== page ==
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Jason Tarver has his own interpretation of a top five defense

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Oakland Raiders coach Dennis Allen (left) and defensive coordinator Jason Tarver at minicamp at the Raiders practice facility.
Oakland Raiders coach Dennis Allen (left) and defensive coordinator Jason Tarver at minicamp at the Raiders practice facility.

Richard Seymour's statement that the Raiders were capable of having a top five defense has gotten a lot of run lately. The defensive line has backed up that statement in their first two preseason games even though they lost both games. Raiders' defensive coordinator Jason Tarver says living up to those expectations in his book is not about stats.

"The No. 1 thing with this, and with defense, is you want to control what you're able to control." Said Tarver. "Last week we had the ball in our own zone, who cares? It's not about where they start, it's where they finish. So No. 1, of course, is points allowed, like you said. But points allowed is a team stat, and that's missed at times. Points allowed is attributed right to the defense, but it's a team stat. This is a team game, that's what's great about it."

"How do you rank a Top 5 defense? OK, there's a lot of ways, but the biggest one is getting the heck off the field and giving the ball back to Carson and the guys. That's the biggest one. That's what we want to do, out of the end zone. So the other stats with that, that's a result of controlling how we get off the field -- third-down percentage, red-zone touchdown percentage, those are a couple that are good markers. The yards at times, I mean there's some games where they catch a couple balls. Tackle them, go to the next play."

Stopping opposing teams on third down and getting off the field is extremely important. That is what Tarver values most and rightfully so. The last time any part of the Raiders defense was celebrated it was the 2006 secondary. But those stats were meaningless for a 2-14 team. You had to go beyond the numbers to discover what was really going on. Opposing teams scored early and then ran the rest of the game out.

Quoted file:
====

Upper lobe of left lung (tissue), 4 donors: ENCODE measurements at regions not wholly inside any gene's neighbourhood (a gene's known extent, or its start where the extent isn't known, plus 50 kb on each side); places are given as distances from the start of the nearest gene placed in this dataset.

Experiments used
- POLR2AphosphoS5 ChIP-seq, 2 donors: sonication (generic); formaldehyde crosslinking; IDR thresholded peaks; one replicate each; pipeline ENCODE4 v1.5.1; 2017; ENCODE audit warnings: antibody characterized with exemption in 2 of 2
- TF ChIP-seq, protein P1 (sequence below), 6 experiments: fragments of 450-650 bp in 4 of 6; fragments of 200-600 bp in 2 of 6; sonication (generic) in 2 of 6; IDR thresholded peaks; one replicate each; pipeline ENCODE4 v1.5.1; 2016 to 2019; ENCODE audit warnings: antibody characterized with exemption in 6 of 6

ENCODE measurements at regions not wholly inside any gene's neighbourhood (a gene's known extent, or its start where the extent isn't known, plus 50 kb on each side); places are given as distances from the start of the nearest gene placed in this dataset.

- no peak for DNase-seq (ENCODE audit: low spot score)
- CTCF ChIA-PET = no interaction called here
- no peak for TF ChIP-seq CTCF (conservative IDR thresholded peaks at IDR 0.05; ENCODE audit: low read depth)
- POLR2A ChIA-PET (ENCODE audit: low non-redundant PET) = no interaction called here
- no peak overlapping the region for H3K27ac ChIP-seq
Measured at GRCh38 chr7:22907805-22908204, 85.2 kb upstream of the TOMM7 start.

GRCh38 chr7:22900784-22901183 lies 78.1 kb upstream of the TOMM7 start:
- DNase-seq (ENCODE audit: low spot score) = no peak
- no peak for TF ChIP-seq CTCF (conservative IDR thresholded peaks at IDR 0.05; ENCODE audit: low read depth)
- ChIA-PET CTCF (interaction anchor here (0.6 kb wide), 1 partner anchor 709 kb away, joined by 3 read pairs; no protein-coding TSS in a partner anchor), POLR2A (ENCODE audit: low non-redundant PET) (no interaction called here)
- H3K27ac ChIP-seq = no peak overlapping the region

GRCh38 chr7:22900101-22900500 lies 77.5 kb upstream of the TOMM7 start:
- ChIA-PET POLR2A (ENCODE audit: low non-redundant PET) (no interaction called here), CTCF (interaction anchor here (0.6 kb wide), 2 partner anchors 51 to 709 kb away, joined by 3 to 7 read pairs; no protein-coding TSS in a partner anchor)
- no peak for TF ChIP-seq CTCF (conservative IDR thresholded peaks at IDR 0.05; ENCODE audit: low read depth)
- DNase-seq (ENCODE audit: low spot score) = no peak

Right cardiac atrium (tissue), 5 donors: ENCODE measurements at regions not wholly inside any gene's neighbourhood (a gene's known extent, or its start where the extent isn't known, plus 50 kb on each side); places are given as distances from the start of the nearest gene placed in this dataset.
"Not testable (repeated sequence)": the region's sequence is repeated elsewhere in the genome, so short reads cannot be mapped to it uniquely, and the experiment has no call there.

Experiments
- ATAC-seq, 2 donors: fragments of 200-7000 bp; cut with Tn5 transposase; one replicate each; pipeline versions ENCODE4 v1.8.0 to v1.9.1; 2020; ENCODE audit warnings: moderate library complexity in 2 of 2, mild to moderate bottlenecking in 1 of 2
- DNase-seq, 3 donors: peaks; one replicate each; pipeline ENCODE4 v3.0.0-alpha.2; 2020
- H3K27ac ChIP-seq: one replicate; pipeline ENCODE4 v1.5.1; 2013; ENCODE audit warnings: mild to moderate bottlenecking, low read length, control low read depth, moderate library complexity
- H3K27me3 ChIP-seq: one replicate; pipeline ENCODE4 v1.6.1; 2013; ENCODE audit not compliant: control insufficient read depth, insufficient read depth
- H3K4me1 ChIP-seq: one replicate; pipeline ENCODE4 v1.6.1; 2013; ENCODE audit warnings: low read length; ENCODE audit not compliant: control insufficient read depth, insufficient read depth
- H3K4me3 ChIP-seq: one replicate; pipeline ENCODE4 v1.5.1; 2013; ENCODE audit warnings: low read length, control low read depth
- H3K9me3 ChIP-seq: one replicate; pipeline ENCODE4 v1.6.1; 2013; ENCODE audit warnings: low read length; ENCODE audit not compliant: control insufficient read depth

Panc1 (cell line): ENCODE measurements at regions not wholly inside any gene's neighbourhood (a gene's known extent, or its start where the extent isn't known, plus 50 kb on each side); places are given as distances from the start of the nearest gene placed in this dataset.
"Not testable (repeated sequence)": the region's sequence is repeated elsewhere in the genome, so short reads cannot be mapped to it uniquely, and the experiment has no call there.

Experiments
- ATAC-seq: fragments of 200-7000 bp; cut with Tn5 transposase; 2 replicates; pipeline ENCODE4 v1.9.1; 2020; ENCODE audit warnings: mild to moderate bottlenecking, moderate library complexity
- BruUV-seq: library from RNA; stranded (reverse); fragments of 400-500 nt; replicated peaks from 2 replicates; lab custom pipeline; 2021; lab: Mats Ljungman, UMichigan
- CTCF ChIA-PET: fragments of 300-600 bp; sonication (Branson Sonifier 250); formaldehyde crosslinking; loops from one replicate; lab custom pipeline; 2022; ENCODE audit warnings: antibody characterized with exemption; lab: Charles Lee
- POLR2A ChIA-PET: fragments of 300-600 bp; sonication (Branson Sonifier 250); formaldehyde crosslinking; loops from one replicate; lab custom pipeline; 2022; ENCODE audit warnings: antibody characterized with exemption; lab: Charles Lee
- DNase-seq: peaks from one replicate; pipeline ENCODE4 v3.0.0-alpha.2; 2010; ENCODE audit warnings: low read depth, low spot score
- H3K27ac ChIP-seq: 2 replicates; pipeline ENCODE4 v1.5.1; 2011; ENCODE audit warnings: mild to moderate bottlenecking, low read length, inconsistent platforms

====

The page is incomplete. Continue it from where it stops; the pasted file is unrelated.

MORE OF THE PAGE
The players have been raving about the "mad chemist" Tarver and the schemes he is cooking up. They keep talking about all the plays they will be able to make in the new defense. Tarver likes that the players are confident and he thinks he knows why.

"They see themselves getting better, and making more plays, and then it builds. And that's where you build confidence. And the other thing that's happening is guys are learning how to work together. And that's a team. It's 11 men working together to stop the offense.

"It's all about process. It really is. It's about teaching progressions and process and keeping the guys, putting everything together in categories, so that we can progress to where we want to go. It's great that they can see that because now they're putting those things together going, ‘Oh this looks like this. I see myself in this, making plays.' But now we've got to do it and we've got to do it 11 guys together."

Many of the players have pointed to the improved tackling of this team as a big improvement. Tarver has emphasized proper tackling technique and wrapping up. Although, one of the bigger hits that has happened this preseason came when Rolando McClain nailed Jason Witten after a catch behind the line of scrimmage- one in which he didn't wrap up. That is a teachable moment.

"As he was coming off the field I said ‘that is a great job on a bootleg, like we've been working all camp. Now wrap him up.' That's exactly what I told him."

Tarver wouldn't say what areas he thought needed the most attention. He said he will be watching them all on Saturday. But he emphasized the progression of rookie linebacker Miles Burris and the uncertainty in who the backup corners will be. And with the questions on the defense surrounding mainly the linebackers and corners, that makes sense.

The defensive line may be walking the talk but without the linebackers and secondary doing their part, it will be difficult for this defense to get off the field. There is always also the danger of overconfidence. Coaches talk about guarding against overconfidence.

This is Tarver's first job as a defensive coordinator at the NFL level. It's a lot different than being a position coach or coaching in the college ranks. No doubt there is still a lot of learning to be done from Tarver as well as his players have to learn from him. What looks rosy now could turn ugly real fast and all that confidence goes downs the drain.

This week the team will face a tough task in the Detroit Lions. Facing their high-powered offense with quarterback Matt Stafford and All World, freak of nature receiver Calvin Johnson will go a long way toward discovering just how warranted this confidence is. If at all. If they can consistently stop the Lions offense on third down and get off the field, they will have lived up to Tarver's expectations as to what a top five defense looks like.